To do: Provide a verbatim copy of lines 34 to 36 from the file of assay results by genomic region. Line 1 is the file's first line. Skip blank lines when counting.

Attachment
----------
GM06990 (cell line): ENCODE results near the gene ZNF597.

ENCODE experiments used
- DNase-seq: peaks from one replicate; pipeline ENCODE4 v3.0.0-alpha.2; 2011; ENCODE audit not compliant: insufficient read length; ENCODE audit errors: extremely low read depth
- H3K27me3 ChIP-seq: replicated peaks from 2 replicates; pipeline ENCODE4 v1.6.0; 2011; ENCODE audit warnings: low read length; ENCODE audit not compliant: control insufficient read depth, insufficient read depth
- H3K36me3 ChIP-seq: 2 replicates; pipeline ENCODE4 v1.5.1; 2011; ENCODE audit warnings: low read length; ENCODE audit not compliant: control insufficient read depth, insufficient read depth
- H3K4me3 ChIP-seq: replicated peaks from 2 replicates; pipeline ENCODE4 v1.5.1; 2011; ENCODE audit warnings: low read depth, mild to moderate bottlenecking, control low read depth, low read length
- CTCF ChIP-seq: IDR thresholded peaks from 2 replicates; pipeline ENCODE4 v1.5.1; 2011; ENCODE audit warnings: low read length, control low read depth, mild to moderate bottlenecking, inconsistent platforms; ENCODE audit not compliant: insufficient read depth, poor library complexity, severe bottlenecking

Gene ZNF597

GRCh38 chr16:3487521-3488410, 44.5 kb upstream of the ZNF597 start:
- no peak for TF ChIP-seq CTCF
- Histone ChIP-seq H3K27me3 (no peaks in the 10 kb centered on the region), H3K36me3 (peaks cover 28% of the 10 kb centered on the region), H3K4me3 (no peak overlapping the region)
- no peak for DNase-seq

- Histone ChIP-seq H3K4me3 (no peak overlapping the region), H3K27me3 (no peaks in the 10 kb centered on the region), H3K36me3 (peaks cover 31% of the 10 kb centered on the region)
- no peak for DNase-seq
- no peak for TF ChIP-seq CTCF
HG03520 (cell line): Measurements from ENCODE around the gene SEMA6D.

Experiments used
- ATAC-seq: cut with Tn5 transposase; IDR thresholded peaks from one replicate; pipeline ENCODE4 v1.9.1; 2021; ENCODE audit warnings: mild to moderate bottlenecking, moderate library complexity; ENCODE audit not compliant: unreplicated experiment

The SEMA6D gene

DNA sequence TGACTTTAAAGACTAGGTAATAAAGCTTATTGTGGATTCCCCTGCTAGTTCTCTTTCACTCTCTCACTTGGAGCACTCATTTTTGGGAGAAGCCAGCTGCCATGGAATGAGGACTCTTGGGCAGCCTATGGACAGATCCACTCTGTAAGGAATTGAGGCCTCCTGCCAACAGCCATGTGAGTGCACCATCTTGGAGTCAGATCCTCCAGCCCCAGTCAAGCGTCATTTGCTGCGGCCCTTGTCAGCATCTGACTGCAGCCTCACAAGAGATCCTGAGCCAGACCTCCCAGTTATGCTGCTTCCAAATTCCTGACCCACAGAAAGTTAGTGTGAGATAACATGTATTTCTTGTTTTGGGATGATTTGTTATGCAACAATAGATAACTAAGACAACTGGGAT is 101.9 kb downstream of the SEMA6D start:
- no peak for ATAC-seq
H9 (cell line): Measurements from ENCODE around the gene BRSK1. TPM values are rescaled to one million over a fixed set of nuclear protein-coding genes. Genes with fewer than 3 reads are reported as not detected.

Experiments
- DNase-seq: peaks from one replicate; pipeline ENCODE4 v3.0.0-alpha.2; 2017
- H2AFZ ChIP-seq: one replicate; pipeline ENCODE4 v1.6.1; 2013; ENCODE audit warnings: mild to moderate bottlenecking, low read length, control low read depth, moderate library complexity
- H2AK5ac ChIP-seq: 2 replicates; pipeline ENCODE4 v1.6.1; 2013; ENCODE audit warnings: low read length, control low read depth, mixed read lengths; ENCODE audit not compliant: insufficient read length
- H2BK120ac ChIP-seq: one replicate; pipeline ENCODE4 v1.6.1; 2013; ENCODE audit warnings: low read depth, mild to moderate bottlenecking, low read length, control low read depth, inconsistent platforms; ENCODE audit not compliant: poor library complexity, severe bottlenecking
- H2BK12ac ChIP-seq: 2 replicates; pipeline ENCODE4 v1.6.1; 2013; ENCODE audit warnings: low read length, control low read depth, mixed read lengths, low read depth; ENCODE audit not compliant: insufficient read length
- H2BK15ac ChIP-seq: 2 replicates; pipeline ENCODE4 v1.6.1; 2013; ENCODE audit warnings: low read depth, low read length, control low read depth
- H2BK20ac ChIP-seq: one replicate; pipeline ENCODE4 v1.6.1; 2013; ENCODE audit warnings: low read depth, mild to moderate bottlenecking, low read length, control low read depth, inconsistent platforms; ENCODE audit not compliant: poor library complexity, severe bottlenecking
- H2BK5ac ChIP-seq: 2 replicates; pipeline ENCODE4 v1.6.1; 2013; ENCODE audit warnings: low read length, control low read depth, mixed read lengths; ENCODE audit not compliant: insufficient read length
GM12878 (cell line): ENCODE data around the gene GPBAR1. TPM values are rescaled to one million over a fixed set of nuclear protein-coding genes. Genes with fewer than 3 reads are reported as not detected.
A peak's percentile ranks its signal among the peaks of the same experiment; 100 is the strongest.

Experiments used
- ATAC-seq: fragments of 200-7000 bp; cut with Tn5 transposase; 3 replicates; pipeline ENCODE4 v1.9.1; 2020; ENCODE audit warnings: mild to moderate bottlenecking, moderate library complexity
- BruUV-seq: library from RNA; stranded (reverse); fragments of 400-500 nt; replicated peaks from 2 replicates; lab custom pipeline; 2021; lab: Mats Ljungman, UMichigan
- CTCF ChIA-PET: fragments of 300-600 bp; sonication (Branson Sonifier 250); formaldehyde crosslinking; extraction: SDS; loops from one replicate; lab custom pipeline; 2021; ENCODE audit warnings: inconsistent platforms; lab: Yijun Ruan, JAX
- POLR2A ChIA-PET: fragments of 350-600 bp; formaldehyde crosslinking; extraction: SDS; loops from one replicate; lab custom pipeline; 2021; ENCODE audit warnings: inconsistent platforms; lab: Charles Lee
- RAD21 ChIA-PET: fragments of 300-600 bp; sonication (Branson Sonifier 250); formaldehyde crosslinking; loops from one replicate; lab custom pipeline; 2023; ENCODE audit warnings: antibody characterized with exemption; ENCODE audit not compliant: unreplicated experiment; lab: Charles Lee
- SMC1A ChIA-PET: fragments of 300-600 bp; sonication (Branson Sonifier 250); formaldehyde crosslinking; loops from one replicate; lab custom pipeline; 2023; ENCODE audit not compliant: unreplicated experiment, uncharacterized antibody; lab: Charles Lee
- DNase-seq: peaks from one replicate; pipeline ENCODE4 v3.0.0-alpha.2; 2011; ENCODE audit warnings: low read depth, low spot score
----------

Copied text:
Experiments used
- ATAC-seq: fragments of 200-7000 bp; cut with Tn5 transposase; 3 replicates; pipeline ENCODE4 v1.9.1; 2020; ENCODE audit warnings: mild to moderate bottlenecking, moderate library complexity
- BruUV-seq: library from RNA; stranded (reverse); fragments of 400-500 nt; replicated peaks from 2 replicates; lab custom pipeline; 2021; lab: Mats Ljungman, UMichigan